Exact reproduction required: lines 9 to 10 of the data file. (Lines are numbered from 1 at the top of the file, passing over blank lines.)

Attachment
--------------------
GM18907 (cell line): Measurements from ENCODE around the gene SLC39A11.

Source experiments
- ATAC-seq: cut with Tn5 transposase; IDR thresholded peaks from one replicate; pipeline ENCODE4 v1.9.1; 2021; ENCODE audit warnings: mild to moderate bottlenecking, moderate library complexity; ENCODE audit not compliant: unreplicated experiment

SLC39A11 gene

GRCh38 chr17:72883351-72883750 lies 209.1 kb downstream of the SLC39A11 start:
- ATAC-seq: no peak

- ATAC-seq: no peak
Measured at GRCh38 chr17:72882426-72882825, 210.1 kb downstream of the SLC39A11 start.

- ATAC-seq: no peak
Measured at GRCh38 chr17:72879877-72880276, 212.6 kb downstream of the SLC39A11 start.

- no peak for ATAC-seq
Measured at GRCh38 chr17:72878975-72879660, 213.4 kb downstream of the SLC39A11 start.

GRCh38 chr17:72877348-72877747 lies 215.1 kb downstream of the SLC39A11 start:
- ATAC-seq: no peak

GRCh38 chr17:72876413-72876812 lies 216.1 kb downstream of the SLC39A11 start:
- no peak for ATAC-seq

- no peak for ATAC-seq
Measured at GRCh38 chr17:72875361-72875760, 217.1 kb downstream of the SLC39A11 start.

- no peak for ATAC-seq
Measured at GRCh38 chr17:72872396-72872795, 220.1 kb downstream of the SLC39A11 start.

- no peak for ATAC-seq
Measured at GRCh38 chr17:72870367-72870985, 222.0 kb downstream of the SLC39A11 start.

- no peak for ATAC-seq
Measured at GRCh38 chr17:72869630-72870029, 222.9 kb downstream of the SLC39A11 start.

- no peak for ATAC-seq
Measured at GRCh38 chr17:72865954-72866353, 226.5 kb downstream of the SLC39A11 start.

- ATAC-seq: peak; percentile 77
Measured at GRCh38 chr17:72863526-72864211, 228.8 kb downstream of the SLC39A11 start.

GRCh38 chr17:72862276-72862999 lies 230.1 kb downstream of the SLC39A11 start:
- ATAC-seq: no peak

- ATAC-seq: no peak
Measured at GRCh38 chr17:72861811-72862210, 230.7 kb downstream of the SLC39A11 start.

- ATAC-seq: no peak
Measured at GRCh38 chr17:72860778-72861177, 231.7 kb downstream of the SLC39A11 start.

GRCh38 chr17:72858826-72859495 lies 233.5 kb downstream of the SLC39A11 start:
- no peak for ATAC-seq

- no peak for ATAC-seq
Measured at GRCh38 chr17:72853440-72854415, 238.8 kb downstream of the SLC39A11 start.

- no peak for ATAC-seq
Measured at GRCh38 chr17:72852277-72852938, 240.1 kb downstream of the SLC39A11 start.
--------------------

- ATAC-seq: no peak
Measured at GRCh38 chr17:72879877-72880276, 212.6 kb downstream of the SLC39A11 start.